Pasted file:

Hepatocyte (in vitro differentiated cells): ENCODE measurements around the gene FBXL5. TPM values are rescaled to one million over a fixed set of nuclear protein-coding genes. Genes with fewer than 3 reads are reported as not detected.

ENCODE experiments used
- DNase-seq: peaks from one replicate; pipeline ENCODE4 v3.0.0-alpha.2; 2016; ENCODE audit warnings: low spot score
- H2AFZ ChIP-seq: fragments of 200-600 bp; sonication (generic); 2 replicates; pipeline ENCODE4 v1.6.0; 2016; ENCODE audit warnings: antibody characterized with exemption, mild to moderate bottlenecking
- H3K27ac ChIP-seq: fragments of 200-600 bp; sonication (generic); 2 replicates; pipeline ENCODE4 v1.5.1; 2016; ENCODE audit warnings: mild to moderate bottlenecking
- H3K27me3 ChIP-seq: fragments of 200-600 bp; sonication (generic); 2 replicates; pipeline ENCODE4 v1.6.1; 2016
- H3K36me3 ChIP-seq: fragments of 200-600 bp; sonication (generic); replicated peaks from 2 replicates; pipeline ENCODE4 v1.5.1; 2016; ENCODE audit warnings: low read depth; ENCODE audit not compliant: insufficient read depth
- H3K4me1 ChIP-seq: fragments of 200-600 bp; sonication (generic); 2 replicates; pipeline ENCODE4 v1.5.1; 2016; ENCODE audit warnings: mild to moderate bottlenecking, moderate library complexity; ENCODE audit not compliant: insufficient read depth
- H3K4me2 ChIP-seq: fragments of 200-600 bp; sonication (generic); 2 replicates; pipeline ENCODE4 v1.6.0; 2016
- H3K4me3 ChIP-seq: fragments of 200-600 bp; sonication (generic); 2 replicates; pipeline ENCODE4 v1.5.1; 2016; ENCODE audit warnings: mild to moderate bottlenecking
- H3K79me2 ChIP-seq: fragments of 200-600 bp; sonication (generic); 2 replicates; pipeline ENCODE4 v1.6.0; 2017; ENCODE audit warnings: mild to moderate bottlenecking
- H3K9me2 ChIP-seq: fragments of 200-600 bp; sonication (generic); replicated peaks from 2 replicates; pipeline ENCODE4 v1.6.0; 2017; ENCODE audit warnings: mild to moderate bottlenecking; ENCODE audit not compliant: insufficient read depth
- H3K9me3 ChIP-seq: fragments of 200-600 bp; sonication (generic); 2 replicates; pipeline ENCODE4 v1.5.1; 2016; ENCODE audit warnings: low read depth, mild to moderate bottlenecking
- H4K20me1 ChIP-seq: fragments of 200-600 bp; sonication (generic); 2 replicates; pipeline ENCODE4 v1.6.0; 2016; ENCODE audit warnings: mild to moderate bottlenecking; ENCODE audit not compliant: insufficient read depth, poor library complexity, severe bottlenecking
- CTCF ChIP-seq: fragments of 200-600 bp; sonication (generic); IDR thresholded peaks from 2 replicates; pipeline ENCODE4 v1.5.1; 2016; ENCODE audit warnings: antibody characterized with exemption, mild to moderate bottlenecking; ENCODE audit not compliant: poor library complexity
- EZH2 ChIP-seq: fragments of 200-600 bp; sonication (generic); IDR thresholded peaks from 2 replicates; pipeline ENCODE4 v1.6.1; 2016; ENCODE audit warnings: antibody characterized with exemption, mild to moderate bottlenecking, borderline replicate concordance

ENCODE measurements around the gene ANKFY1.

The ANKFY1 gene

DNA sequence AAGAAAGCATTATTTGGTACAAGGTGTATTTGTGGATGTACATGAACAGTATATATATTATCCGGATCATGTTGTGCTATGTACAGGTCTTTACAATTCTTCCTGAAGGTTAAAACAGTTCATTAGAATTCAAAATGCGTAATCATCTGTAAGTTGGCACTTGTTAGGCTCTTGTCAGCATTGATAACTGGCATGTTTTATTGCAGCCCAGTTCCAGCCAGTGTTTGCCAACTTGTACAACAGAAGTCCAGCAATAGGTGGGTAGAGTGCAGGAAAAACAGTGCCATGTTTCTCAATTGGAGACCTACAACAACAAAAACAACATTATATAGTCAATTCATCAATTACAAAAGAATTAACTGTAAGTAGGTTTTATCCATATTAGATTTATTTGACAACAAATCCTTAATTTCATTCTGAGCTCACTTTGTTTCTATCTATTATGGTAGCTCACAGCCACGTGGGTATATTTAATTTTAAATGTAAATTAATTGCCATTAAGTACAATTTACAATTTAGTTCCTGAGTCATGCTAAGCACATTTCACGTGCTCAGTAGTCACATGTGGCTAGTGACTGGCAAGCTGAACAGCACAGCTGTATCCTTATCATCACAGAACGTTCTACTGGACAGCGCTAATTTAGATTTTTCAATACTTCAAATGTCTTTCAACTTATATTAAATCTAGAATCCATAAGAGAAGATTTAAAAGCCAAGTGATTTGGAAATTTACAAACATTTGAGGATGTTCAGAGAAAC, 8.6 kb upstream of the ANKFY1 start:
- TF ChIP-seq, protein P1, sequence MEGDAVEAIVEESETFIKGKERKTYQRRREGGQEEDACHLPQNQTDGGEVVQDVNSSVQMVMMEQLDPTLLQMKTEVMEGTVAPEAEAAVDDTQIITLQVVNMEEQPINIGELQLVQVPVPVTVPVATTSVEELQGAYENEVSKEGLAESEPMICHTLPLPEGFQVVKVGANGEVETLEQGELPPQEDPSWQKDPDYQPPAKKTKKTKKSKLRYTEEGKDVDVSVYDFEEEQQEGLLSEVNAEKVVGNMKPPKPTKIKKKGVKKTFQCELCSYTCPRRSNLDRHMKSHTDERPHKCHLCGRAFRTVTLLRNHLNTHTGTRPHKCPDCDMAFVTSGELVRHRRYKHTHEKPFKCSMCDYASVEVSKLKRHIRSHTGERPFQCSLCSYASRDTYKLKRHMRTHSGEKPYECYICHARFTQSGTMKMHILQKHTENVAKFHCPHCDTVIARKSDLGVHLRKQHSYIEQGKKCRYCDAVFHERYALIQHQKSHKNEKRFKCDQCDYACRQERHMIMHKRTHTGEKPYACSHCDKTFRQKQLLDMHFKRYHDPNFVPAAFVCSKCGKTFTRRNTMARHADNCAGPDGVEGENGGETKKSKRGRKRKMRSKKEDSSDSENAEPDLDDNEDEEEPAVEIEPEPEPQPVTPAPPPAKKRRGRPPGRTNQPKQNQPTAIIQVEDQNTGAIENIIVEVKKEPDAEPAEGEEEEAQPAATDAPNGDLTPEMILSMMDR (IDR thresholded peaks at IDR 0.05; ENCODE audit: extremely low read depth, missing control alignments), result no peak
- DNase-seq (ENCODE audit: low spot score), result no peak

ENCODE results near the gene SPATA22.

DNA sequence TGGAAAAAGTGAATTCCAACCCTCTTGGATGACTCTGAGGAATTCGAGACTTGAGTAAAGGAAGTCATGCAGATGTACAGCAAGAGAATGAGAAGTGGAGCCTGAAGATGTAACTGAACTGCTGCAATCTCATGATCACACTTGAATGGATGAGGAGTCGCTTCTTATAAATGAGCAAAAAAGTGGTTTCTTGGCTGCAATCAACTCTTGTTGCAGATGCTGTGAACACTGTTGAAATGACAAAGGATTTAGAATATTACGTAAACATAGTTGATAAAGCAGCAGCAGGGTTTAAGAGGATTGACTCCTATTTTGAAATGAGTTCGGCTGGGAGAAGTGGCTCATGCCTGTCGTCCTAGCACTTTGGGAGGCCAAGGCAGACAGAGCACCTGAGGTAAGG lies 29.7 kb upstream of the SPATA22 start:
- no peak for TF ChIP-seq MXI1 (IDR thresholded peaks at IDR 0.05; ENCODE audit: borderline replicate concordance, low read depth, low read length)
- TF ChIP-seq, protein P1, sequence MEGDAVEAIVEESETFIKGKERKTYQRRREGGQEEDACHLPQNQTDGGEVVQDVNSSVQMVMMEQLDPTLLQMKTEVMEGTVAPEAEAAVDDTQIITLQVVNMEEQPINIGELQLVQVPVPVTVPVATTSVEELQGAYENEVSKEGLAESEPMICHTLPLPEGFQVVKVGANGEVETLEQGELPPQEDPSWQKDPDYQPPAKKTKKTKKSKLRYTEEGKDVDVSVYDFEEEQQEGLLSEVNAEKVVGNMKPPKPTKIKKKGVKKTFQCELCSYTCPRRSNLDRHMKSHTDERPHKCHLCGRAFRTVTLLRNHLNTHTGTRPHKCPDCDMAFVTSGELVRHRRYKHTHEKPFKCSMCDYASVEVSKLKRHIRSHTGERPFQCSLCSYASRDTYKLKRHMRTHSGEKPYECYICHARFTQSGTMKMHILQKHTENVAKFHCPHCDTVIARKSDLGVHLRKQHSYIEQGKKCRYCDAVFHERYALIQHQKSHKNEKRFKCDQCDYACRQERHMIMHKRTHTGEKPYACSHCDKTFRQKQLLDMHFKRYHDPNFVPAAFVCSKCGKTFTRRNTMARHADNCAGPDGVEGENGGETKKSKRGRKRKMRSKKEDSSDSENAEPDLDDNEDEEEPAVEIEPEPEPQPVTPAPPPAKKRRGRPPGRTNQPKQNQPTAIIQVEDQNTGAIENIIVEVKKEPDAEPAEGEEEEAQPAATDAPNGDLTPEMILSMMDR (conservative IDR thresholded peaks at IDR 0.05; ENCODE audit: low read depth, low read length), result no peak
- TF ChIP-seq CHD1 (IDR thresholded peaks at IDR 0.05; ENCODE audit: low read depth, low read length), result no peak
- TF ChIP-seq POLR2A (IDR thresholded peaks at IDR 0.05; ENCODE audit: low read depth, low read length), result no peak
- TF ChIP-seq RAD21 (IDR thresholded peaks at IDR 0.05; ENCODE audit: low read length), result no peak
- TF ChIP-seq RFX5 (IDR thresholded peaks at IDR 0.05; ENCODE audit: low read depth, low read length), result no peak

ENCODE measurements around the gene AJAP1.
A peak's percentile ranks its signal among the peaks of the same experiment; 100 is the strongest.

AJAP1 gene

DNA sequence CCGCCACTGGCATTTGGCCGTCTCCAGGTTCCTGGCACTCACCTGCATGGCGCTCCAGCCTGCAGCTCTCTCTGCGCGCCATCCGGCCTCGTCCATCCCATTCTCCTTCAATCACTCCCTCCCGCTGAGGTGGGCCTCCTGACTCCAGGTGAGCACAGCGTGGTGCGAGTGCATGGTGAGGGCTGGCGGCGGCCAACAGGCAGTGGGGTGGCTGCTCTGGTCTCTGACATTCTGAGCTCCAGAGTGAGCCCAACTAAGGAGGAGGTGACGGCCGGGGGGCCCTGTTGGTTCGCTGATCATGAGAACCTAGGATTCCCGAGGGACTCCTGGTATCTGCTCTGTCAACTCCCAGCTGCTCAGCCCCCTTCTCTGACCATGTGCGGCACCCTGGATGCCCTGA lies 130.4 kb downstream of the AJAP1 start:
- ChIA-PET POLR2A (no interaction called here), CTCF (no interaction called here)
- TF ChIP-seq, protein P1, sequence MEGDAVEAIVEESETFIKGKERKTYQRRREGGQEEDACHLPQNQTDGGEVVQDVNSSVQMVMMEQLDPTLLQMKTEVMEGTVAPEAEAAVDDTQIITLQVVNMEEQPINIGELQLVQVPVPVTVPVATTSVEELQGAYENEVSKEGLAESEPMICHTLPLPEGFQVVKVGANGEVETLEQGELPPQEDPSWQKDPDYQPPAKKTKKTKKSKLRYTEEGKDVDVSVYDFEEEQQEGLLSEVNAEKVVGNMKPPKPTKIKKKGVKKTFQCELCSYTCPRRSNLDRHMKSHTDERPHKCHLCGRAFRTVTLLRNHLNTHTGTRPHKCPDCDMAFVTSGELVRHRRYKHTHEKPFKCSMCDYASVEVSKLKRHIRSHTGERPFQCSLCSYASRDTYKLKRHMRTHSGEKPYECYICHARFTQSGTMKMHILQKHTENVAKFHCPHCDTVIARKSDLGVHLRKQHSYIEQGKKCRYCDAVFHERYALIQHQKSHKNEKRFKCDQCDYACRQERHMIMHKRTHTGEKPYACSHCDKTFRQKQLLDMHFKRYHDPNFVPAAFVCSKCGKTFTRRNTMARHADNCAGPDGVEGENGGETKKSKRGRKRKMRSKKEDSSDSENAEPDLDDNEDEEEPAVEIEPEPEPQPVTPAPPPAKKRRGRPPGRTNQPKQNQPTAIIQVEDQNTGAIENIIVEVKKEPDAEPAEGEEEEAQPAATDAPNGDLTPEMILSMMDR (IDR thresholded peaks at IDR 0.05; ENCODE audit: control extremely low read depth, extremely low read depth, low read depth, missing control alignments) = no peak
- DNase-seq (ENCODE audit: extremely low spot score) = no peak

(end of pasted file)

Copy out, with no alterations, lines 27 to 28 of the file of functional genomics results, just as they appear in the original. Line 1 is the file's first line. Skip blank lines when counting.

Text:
- TF ChIP-seq POLR2A (IDR thresholded peaks at IDR 0.05; ENCODE audit: low read depth, low read length), result no peak
- TF ChIP-seq RAD21 (IDR thresholded peaks at IDR 0.05; ENCODE audit: low read length), result no peak